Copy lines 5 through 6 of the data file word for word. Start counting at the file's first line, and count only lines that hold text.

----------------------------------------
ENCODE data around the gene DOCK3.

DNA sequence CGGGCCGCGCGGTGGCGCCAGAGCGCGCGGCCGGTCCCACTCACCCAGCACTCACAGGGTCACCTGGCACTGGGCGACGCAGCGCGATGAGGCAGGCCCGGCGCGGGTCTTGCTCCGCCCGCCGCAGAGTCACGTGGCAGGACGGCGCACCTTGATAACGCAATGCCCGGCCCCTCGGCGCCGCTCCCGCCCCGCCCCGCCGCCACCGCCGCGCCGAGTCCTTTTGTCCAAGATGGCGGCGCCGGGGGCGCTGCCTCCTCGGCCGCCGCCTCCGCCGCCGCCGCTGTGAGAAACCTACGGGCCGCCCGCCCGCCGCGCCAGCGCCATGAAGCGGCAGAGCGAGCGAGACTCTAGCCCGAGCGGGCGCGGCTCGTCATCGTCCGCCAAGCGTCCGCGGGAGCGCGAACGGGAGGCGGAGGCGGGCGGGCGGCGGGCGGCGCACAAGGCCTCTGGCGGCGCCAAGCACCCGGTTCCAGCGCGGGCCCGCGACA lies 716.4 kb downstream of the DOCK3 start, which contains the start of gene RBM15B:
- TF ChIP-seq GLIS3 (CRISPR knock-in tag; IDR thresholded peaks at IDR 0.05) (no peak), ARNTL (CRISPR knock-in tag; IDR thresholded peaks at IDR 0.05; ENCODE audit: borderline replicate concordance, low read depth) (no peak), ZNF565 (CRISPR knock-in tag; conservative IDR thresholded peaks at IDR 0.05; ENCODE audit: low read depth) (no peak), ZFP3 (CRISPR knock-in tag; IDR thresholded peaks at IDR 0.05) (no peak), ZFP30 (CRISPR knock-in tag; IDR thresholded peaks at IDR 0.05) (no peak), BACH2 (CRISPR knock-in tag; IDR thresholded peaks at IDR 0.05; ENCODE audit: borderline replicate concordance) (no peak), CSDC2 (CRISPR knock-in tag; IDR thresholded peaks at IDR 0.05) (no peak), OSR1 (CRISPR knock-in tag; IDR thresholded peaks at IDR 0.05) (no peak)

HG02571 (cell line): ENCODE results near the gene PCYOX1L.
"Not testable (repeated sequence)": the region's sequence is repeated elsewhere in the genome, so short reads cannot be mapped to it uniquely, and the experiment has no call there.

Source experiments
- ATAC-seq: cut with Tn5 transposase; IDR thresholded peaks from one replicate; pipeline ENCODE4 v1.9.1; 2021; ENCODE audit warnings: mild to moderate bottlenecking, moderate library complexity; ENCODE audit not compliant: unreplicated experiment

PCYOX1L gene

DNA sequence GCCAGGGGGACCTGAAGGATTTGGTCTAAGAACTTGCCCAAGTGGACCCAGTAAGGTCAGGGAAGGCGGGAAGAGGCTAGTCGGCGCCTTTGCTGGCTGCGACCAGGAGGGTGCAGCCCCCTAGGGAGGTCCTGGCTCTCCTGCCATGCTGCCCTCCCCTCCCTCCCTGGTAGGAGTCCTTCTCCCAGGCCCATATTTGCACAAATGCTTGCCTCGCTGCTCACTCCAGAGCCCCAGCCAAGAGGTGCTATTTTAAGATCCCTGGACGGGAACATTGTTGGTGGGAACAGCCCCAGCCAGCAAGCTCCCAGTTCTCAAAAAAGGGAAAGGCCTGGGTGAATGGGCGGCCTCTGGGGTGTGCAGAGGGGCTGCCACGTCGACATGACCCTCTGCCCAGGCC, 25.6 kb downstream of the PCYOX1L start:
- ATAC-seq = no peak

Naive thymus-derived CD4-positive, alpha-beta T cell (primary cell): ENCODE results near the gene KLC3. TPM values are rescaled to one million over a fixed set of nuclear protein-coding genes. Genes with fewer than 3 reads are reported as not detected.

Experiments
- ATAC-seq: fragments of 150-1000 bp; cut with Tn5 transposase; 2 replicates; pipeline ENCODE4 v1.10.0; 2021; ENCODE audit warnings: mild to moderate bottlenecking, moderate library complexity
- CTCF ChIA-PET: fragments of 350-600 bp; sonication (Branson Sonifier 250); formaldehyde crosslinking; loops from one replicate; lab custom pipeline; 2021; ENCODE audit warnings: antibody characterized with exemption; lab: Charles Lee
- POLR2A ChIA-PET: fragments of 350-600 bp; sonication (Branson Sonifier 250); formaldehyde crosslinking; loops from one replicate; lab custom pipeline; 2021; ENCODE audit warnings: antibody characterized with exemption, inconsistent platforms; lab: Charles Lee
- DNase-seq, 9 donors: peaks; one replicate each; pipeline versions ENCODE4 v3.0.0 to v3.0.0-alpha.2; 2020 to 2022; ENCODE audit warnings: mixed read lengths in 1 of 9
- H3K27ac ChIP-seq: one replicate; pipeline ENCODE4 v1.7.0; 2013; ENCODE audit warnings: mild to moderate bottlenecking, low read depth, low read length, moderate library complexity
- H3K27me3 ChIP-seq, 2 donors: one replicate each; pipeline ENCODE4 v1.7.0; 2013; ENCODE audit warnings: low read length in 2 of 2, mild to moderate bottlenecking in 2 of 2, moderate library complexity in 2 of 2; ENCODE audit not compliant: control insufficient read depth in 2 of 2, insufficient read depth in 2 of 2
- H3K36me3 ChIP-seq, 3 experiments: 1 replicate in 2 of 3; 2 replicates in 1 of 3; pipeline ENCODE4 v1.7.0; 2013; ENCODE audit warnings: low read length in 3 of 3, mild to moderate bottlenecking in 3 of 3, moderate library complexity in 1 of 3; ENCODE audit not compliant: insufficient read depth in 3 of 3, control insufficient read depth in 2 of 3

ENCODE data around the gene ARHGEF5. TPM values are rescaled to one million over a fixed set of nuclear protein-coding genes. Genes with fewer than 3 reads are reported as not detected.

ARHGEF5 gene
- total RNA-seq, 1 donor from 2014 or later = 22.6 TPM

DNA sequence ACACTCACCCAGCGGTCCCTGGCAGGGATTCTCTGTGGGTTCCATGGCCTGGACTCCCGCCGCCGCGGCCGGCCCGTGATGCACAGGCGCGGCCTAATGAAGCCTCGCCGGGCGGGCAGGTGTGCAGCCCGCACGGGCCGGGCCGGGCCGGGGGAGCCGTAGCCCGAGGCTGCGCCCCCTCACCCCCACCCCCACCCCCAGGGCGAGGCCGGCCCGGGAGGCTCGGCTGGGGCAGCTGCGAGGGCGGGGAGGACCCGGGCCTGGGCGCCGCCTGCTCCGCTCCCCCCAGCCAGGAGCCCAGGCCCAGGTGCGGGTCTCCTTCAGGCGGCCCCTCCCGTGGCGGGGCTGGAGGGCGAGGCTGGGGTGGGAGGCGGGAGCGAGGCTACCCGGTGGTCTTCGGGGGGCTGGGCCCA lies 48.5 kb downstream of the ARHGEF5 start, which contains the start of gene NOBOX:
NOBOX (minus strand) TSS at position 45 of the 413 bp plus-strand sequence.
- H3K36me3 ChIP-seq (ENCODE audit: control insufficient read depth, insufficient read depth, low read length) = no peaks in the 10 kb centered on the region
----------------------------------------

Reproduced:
"Not testable (repeated sequence)": the region's sequence is repeated elsewhere in the genome, so short reads cannot be mapped to it uniquely, and the experiment has no call there.

Source experiments